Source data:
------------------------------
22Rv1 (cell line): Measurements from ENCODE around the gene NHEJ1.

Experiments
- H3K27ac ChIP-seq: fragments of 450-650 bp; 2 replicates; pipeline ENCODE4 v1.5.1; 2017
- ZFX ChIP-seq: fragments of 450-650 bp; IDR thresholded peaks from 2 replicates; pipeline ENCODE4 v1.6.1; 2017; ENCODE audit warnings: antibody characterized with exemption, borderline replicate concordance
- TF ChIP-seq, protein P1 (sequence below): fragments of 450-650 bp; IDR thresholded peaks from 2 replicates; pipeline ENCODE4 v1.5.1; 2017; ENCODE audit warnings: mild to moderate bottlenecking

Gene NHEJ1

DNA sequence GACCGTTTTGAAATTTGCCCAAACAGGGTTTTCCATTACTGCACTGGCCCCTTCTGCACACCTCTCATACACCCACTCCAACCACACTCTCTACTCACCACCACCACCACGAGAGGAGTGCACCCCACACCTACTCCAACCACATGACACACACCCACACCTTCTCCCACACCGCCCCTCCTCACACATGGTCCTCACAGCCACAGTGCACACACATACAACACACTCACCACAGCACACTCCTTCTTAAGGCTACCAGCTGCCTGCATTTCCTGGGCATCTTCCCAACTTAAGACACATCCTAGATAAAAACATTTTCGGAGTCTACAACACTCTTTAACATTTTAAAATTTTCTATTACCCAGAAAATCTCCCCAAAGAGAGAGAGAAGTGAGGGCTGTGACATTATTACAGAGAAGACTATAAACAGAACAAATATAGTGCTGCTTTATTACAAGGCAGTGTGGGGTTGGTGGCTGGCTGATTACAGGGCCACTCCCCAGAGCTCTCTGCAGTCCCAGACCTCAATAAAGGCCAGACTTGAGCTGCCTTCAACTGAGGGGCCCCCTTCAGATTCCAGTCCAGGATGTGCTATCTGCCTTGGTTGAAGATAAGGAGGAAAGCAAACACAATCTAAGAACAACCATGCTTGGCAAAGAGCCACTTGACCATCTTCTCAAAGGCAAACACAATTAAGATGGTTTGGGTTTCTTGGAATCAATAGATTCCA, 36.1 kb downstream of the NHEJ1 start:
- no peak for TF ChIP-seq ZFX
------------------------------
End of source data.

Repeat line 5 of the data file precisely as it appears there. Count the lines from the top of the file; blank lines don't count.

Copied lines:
- TF ChIP-seq, protein P1 (sequence below): fragments of 450-650 bp; IDR thresholded peaks from 2 replicates; pipeline ENCODE4 v1.5.1; 2017; ENCODE audit warnings: mild to moderate bottlenecking